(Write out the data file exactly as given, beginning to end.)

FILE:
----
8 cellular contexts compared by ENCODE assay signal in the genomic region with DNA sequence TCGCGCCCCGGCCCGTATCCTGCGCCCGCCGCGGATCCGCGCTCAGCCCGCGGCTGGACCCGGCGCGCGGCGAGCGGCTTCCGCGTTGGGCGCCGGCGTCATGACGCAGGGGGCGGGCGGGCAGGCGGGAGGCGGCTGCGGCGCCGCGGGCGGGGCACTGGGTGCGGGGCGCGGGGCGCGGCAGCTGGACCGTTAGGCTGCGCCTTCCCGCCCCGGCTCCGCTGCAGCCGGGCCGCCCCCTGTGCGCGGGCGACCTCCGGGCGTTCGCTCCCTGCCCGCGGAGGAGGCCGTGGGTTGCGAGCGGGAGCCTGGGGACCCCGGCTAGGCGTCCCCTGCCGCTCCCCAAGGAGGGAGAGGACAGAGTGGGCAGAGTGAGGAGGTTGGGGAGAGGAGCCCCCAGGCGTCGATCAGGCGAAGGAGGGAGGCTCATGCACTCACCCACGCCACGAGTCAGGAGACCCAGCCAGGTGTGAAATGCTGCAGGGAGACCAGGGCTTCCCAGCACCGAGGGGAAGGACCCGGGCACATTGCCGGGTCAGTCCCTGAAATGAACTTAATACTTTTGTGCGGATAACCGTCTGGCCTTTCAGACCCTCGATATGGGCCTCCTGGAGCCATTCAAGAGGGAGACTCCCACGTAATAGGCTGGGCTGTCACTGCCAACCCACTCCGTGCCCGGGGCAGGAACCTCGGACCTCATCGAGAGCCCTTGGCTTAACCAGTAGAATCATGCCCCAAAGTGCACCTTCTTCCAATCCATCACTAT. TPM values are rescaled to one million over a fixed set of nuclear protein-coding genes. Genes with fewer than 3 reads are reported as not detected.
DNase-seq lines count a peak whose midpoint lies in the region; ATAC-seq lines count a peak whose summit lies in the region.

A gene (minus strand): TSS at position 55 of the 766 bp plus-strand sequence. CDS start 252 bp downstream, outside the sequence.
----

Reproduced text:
8 cellular contexts compared by ENCODE assay signal in the genomic region with DNA sequence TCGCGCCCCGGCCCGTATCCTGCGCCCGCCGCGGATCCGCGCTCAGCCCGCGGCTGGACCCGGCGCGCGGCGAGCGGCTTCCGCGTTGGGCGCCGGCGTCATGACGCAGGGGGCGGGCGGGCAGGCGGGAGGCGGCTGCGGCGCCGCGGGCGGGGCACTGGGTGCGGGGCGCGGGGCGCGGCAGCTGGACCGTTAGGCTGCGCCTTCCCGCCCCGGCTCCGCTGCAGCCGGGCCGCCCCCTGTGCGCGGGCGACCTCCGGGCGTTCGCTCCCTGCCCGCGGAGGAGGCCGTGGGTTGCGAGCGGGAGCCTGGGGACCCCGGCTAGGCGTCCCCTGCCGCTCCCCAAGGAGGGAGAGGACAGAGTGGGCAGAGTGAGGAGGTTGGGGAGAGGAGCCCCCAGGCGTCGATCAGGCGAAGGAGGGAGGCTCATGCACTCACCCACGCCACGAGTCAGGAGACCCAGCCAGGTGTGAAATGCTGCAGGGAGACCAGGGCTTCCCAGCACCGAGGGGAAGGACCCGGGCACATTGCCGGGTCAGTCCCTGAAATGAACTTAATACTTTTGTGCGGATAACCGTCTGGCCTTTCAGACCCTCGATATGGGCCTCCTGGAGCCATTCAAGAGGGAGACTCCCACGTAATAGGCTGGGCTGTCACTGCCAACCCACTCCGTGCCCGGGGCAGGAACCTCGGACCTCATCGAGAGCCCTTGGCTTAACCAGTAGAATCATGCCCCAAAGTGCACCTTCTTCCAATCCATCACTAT. TPM values are rescaled to one million over a fixed set of nuclear protein-coding genes. Genes with fewer than 3 reads are reported as not detected.
DNase-seq lines count a peak whose midpoint lies in the region; ATAC-seq lines count a peak whose summit lies in the region.

A gene (minus strand): TSS at position 55 of the 766 bp plus-strand sequence. CDS start 252 bp downstream, outside the sequence.